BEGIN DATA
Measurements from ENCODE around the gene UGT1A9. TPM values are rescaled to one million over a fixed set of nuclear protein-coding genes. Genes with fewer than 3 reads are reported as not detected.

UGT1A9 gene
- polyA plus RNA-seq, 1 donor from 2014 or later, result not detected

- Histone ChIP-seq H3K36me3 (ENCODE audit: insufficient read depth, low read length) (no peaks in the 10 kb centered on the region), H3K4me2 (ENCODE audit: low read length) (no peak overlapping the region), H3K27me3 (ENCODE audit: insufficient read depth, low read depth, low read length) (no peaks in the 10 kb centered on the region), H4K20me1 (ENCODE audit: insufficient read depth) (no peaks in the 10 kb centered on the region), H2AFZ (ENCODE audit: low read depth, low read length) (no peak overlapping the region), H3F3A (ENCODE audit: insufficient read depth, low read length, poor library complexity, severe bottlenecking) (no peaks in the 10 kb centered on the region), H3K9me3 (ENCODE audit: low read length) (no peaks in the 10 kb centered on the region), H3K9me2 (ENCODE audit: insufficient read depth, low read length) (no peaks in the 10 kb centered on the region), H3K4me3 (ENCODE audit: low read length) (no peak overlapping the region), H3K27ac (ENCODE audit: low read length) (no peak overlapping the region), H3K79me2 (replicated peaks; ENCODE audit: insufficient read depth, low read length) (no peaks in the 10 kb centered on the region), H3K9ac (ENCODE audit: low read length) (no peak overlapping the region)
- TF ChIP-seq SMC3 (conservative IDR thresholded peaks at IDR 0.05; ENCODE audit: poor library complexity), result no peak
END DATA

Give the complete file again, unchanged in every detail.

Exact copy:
Measurements from ENCODE around the gene UGT1A9. TPM values are rescaled to one million over a fixed set of nuclear protein-coding genes. Genes with fewer than 3 reads are reported as not detected.

UGT1A9 gene
- polyA plus RNA-seq, 1 donor from 2014 or later, result not detected

- Histone ChIP-seq H3K36me3 (ENCODE audit: insufficient read depth, low read length) (no peaks in the 10 kb centered on the region), H3K4me2 (ENCODE audit: low read length) (no peak overlapping the region), H3K27me3 (ENCODE audit: insufficient read depth, low read depth, low read length) (no peaks in the 10 kb centered on the region), H4K20me1 (ENCODE audit: insufficient read depth) (no peaks in the 10 kb centered on the region), H2AFZ (ENCODE audit: low read depth, low read length) (no peak overlapping the region), H3F3A (ENCODE audit: insufficient read depth, low read length, poor library complexity, severe bottlenecking) (no peaks in the 10 kb centered on the region), H3K9me3 (ENCODE audit: low read length) (no peaks in the 10 kb centered on the region), H3K9me2 (ENCODE audit: insufficient read depth, low read length) (no peaks in the 10 kb centered on the region), H3K4me3 (ENCODE audit: low read length) (no peak overlapping the region), H3K27ac (ENCODE audit: low read length) (no peak overlapping the region), H3K79me2 (replicated peaks; ENCODE audit: insufficient read depth, low read length) (no peaks in the 10 kb centered on the region), H3K9ac (ENCODE audit: low read length) (no peak overlapping the region)
- TF ChIP-seq SMC3 (conservative IDR thresholded peaks at IDR 0.05; ENCODE audit: poor library complexity), result no peak